Most of my friends and myself would love to use public transportation instead of a vehicle. But there are simply not enough routes and too few hours that they’re in service. If we want public transportation to actually make a difference in the US then we have to be willing to make a serious investment in the future NOW, as most of Europe had to. As it is, with our loves of cars and our unwillingness to invest in public transportation, we’re better off all buying Electric cars and taking to cycling if we want to increase our environmental sustainability. What I don’t think most of the public realizes is just how much the younger generation would use public transit, if we had a system worth utilizing.

  3. J. Jacobson says:

    Shoot, Hasso,

    The government has spent a trillion or so in Afghanistan alone and look what that’s gotten you. $5-billion on a train sounds like jobs for Americans, in America. It should be Trump’s MAGA chant for all the infrastructure improving it would entail. History is written by the winners. The Taliban seem not to care a wit for US might. Like the Soviets, we will leave and things will go back to normal. In this case the historical record will clearly show that for a pittance of a new rail line, we could be using high speed rail, etc. Just saying.

  4. Al Nyman says:

    I can’t believe your last statement. How many billions have been wasted on light rail, wind energy, solar power, etc. Look at the rail fiasco in California which will easily cost 250 billion before it is complete and will have limited ridership because you will end up in LA or Frisco 30 miles or better from where you want to be.

  5. Country Boy says:

    Uuuh, wouldn’t adding bus routes make more sense? Or even subsidizing one of the existing shuttle services to add a couple of runs? Train service just to have train service on what is basically a local run seems less than reasonable.

  6. Gordon L. Shadle says:

    I agree with Robert Samuelson:

    “But the federal government should leave the train business. And it is a business, not a public service, because private markets already provide what Amtrak is selling.”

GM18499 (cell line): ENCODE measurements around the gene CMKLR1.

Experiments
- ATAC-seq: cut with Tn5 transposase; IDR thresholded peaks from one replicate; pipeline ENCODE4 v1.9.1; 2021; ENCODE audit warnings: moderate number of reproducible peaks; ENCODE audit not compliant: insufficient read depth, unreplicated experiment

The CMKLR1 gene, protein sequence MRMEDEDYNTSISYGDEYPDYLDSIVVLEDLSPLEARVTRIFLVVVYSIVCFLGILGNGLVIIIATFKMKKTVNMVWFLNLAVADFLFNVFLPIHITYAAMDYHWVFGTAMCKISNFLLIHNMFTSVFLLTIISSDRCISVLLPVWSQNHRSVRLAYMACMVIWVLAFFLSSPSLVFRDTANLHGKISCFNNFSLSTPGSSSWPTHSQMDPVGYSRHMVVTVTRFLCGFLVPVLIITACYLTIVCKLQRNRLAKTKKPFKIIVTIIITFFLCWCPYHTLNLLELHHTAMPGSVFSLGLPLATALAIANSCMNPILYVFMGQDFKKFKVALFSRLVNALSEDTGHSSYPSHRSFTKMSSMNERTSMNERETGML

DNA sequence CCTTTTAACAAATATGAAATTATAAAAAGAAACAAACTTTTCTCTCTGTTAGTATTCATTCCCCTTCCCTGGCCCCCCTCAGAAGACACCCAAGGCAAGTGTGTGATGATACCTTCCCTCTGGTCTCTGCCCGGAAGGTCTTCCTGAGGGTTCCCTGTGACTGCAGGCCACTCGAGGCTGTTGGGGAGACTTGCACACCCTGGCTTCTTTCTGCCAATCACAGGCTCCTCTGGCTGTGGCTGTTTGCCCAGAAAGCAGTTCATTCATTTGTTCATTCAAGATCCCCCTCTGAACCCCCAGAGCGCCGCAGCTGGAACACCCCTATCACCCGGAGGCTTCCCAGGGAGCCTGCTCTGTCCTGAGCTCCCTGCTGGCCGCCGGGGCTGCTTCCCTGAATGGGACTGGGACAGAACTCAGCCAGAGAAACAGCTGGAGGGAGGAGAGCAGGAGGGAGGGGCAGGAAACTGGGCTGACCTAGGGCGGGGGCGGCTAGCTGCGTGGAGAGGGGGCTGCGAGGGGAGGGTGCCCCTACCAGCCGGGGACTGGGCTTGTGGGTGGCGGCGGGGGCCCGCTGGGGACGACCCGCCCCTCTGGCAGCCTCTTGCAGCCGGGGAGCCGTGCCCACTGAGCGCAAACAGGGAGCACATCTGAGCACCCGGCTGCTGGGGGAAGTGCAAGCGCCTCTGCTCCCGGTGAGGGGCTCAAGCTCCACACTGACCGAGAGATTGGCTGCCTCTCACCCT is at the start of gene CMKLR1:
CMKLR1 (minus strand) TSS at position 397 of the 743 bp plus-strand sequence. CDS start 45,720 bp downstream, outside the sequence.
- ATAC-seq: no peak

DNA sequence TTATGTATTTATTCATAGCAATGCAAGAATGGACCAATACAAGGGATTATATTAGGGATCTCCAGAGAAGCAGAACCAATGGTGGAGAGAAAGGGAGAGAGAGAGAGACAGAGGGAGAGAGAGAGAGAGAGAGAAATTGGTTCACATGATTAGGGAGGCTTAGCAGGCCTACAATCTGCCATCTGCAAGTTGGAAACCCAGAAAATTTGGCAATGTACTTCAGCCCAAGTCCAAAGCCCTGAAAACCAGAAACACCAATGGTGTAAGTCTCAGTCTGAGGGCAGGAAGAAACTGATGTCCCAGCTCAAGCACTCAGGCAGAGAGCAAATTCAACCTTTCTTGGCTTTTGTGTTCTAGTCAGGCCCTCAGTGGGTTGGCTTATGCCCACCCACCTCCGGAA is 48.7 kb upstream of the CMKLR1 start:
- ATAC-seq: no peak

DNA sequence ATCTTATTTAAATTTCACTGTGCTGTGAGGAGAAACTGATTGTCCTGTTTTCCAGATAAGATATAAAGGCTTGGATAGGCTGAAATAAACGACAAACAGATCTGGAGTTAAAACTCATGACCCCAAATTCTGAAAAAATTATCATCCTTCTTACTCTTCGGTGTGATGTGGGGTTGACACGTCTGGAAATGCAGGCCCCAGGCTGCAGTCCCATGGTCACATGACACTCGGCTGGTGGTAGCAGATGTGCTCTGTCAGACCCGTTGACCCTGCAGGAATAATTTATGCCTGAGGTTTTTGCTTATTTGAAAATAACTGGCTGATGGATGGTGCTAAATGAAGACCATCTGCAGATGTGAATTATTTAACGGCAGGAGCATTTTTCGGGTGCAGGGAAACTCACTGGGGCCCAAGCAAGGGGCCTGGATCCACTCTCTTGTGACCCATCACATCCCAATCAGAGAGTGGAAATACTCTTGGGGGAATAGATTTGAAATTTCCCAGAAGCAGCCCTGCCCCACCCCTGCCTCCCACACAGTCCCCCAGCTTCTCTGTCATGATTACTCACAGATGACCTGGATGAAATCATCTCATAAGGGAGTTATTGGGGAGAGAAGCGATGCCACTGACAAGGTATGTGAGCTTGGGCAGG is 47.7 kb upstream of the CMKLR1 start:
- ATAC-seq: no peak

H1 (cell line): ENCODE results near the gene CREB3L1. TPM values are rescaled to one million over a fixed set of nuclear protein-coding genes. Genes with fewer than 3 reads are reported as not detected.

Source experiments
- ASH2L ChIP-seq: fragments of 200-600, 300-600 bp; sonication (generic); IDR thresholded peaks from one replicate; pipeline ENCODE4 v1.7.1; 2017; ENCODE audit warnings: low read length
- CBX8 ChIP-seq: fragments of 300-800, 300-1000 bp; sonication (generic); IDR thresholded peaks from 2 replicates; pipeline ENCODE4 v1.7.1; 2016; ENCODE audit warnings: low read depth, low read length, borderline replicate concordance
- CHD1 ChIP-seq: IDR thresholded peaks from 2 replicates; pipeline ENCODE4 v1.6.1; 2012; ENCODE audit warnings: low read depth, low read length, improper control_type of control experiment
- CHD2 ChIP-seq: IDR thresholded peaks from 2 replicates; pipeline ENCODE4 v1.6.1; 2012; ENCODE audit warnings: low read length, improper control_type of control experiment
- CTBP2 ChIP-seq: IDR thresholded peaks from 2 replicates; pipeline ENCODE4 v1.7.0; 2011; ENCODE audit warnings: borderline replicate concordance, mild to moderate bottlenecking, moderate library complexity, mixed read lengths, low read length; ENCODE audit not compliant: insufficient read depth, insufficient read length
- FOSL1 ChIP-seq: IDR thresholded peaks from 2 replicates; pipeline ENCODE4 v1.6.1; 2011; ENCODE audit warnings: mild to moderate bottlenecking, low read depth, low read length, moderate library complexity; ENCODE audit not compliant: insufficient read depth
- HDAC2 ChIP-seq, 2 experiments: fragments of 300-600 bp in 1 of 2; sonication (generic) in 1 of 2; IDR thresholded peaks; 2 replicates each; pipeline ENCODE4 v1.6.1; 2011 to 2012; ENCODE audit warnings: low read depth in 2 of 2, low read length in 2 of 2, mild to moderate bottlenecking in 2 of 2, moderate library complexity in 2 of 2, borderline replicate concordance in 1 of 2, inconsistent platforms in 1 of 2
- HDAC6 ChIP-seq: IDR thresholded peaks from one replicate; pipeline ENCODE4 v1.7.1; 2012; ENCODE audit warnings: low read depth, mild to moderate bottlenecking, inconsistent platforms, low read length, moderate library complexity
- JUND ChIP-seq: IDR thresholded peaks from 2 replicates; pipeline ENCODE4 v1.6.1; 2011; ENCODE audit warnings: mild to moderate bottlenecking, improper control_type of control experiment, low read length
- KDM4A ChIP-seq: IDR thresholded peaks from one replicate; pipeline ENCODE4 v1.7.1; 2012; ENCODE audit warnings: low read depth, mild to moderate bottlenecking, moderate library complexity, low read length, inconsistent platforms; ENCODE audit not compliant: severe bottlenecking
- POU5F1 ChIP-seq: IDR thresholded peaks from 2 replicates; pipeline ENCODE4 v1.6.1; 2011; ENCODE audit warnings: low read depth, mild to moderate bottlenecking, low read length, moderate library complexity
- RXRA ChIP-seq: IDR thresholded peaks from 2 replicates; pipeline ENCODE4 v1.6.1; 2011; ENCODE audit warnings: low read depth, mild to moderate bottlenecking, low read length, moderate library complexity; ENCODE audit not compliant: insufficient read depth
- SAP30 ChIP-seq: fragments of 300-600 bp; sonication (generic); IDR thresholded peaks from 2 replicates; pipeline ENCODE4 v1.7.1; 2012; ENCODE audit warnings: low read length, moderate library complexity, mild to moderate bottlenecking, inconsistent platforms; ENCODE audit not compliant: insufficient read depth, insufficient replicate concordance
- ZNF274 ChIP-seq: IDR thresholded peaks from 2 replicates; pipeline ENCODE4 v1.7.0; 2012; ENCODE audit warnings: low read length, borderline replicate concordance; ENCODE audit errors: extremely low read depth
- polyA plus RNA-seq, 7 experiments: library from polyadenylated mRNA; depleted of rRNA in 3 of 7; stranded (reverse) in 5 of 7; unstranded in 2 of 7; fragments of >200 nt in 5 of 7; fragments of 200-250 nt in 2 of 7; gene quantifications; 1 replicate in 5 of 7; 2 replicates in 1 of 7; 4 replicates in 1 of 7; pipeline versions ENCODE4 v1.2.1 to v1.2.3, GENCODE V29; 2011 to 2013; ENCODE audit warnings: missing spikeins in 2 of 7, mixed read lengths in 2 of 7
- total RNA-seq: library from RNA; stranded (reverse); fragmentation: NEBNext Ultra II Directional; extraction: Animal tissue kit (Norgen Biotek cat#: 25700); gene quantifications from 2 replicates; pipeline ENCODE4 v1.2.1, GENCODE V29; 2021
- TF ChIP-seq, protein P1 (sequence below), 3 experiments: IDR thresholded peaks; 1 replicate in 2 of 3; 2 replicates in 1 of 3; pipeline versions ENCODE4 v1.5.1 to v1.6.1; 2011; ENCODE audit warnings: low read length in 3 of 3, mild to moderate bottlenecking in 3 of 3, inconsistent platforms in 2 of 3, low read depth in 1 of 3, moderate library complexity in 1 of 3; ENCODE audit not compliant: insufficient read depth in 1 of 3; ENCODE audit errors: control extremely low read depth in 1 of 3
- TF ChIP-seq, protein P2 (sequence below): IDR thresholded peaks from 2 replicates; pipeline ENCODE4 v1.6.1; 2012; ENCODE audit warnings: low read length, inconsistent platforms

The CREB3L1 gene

https://www.washingtonpost.com/opinions/robert-samuelson-the-expensive-amtrak-fantasy/2013/03/05/4224bfe6-85de-11e2-9d71-f0feafdd1394_story.html?utm_term=.ab131a326568

  7. centrist says:

    So, heavy rail can be efficient at moving people and freight. Problem is that it no longer serves where the people and freight need to go. Those destinations have moved.
    Instead of warehouse districts with traincars and local cartage, we have company-owned distribution centers strategically placed to minimize cost.
    Folks can debate the reasons for decline. The fact is that except for heavy-haul in bulk (unit trains of coal, ore, etc) and military needs, the dinosaur no longer fits the bill.

  8. Lynn M says:

    I love taking the train, but they need to make local trips between Eugene/Albany/Salem/Portland more affordable for the average person. At the current cost, train trips can be nothing more than a luxury treat on special occasions. For two adults round-trip from Albany to Eugene it costs $60. For the same amount we can buy 2+ tanks of gas. Our Cruze eco on a good day can get 50 mpg…so we add to the road congestion driving to Eugene. Unless the trip price is lowered, it is doubtful ridership will increase, no matter how much they throw at infrastructure.

  9. Jerry Roane says:

    Elevated guideway at 180 mph would be faster, cheaper and produce no air pollution since it runs on light energy. $200,000 per mile construction cost.

    • centrist says:

      Had to look up “elevated guideway”
      Basically an updated version of noisy “el” trains of my childhood, using “light rail”.
      On one hand, they took people where they needed to go for a very good price. On the other, they were noisy neighbors
      Generally electric powered. The longlines I’ve ridden cruise at 60ish.
      Cost of a ticket goes up with speed, so really fast means a reduced customer pool